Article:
Despite the bashing pumpkin beers have taken over the last couple of years, we’re secure enough in our craft beer manhood to admit that come October, we still enjoy a gourd-inspired beer, especially if it’s done well. We also appreciate its contribution in recent years as a gateway beer style that’s lured countless people into the craft beer world. That said, we also know how divisive it can be, which is exactly why we chose it for our latest blind tasting – nothing like a little controversy to get people’s attention.

Mass Brew Bros Blind taste test of pumpkin beers

Despite the initial deflated spirits of the hop heads on our tasting panel, a good time was had by all.

As part of our busy long weekend of craft beer craziness, which included visits to four new breweries, a festival, and running the craft beer mile (more on that in our next blog), we invited 11 reputable beer drinkers to join us at Craft Beer Cellar in Belmont where we blind tasted 11 pumpkin beers from Massachusetts breweries. The WTF expressions on some faces, especially considering no one knew the beer style until they arrived, wasn’t unexpected, but there’s nothing like free beer (and geeking out about it) to put people in a good mood. Needless to say, everyone had a good time.

Among the headless horsemen we clinked glasses with were beer taster extraordinaire Bethany Baker (LipstickNLager on Twitter), part-time beer rep Tyler Cameron, home brewer and Hoppy Boston blogger Ryan Brawn, New England Brew Guide founder Bobby Brewguide, Gothops blogger Edson Gebo, commercial brewer Isaac Boucher and his wife Lauren, blind ultra runner Kyle Robidoux, friend Eric Murray, beer geek Matt Paris, otherwise known as CaptainAsshat on Instagram, and his son Jake, a beer geek in the making.

The format was pretty simple: CBC co-founder Kate Baker graciously poured tastes of each of the beers, then we shared our thoughts, which ranged from comments like, “mmm, beer” to more sophisticated responses such as “great mouthfeel, nice finish, hint of cinnamon and clove. I could drink this at a Halloween party.” The first round included Ipswich Ale Pumpkin Porter, Wormtown Fresh Patch, Jack’s Abby Pumpkin Crop, and Cisco Pumple Drumkin, with the latter’s nice spice profile edging out the sweet, almost cidery Jack’s Abby selection. If we’d had a fourth place finisher it would have been Pumpkin Crop.

In what was clearly the most diverse grouping, round two featured Slumbrew’s Slumkin Pumpkin, Cambridge Brewing Company’s The Great Pumpkin Ale, Westfield River Brewing’s White Pumpkin, and Hitchcock Brewing’s Nice Rumpkin Roasted Pumpkin Ale. Despite its distinction as the first pumpkin ale brewed in Massachusetts, the delicate flavor of Great Pumpkin was outdone by Slumkin’s bolder, boozier taste.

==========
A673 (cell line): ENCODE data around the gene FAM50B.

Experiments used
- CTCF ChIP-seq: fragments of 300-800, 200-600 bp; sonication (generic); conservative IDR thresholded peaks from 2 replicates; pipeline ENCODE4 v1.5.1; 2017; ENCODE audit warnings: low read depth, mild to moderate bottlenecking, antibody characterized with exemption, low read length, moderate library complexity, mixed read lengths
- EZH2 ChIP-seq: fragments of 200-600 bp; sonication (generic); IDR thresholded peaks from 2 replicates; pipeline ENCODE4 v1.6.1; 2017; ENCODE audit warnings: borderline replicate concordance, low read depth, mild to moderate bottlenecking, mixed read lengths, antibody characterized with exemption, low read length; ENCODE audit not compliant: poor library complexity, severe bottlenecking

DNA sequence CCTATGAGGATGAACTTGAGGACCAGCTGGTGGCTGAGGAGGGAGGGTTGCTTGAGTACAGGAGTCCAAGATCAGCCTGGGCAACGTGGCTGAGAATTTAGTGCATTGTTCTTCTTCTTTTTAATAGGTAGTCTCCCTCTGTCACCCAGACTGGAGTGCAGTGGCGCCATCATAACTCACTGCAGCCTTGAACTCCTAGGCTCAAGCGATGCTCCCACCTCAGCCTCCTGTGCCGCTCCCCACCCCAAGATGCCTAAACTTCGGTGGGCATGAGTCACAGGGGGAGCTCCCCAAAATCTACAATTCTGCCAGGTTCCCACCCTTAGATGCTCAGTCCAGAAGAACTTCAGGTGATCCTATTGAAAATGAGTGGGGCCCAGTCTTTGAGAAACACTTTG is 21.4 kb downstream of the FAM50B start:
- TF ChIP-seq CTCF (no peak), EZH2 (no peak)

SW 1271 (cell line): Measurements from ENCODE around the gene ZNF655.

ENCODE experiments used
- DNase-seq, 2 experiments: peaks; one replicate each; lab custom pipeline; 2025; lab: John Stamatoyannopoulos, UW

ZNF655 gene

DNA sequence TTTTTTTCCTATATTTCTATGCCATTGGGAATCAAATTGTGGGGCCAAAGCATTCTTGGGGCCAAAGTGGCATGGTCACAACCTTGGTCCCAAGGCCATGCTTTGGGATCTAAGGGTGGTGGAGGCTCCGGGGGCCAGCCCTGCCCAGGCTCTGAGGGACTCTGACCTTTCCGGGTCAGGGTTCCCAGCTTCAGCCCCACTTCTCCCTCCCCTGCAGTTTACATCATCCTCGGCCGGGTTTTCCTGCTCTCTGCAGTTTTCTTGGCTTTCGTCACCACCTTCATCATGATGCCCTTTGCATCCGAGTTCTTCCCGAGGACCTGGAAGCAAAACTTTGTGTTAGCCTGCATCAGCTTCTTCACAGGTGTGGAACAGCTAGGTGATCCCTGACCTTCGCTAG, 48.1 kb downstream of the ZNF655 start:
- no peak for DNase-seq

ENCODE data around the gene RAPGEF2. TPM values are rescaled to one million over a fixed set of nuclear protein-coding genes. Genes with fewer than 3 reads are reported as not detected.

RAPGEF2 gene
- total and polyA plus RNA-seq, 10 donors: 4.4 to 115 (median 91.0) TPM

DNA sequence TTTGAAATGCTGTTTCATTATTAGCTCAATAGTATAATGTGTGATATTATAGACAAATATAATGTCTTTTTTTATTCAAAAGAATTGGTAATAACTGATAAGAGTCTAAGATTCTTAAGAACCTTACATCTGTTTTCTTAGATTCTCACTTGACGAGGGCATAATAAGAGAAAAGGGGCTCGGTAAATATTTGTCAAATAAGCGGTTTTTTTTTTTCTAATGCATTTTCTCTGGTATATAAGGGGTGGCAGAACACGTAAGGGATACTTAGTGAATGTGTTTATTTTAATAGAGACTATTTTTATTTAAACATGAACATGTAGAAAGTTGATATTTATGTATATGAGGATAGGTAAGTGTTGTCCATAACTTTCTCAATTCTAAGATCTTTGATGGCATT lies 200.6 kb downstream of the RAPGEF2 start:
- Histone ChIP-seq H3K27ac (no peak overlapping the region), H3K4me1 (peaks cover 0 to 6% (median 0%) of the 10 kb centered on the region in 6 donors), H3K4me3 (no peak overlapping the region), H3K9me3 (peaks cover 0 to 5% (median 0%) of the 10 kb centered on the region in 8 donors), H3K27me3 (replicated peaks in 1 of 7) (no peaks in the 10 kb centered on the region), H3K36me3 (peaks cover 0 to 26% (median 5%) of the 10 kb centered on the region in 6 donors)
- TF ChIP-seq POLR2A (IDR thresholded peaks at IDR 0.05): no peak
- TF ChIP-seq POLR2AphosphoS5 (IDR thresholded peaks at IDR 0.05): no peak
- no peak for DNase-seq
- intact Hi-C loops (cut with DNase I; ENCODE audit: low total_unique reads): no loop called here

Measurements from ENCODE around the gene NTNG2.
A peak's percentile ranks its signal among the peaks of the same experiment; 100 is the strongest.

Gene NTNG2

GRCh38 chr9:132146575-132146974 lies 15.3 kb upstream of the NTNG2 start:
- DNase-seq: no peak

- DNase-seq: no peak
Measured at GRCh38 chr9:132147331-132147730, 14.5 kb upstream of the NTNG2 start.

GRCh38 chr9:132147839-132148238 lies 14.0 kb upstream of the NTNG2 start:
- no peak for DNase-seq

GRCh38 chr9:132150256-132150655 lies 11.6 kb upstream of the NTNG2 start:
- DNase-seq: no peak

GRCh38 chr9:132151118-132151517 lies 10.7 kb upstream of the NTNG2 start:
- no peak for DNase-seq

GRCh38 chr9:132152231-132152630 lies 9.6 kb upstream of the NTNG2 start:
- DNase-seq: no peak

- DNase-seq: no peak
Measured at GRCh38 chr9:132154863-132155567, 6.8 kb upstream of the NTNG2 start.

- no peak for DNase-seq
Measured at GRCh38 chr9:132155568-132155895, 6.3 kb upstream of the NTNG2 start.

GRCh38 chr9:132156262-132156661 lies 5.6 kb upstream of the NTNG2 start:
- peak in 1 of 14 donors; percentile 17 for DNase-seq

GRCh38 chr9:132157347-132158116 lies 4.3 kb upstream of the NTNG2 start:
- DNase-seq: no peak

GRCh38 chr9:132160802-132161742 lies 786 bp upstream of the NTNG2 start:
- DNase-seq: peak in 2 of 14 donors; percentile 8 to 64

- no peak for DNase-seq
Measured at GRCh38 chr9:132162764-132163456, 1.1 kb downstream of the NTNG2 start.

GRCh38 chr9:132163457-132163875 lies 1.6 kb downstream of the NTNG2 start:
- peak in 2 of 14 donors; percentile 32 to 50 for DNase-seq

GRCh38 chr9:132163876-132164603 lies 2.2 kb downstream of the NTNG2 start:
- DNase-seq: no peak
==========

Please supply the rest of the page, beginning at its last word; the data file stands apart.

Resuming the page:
With three beers left, we ripped through the last preliminary round, sending the dark, roasty Cape Ann Brewing’s Fisherman’s Pumpkin Stout past the hoppy Pie-PA from BeerWorks and the subtler Pumpkin Ale offering from Merrimack Ales, and into the final taste off.

Slumbrew Slumkin Pumpkin

Slumbrew Slumkin Pumpkin, winner of our blind taste test, is available at liquor stores or on tap at the American Fresh Brewhouse in Somerville.

As palates were feeling a bit of pumpkin spice fatigue, we decided to pour and taste the three finalists side by side to determine our winner. While each had something admirable to offer, it was the adventurously boozy and full flavored Slumbrew Slumkin taking the top spot, with Cisco’s Pumple Drumkin and its quintessential pumpkin spice flavor finishing second, followed by Cape Ann’s dark and balanced Pumpkin Stout in third.

So what did we learn about our little monster mash? Admittedly, there’s probably good reason pumpkin beers have declined in popularity over the last two years. The pumpkin-flavored everything mentality is a bit overwhelming these days, and season creep certainly isn’t helping. We still like a good pumpkin ale, in moderation, and in the fall, but we plan to be a little more selective in the future. If breweries aren’t making a distinctive offering, or have limited consumer demand for pumpkin beer in their taproom or local beer stores, it may be time to switch to a different seasonal offering.

Let us know if you have a favorite pumpkin beer from a Massachusetts brewery that we didn’t include in our taste test. And let us know if you’re interested in joining us for our next blind tasting event, probably in November or December. We plan to taste porters at that one. Cheers.

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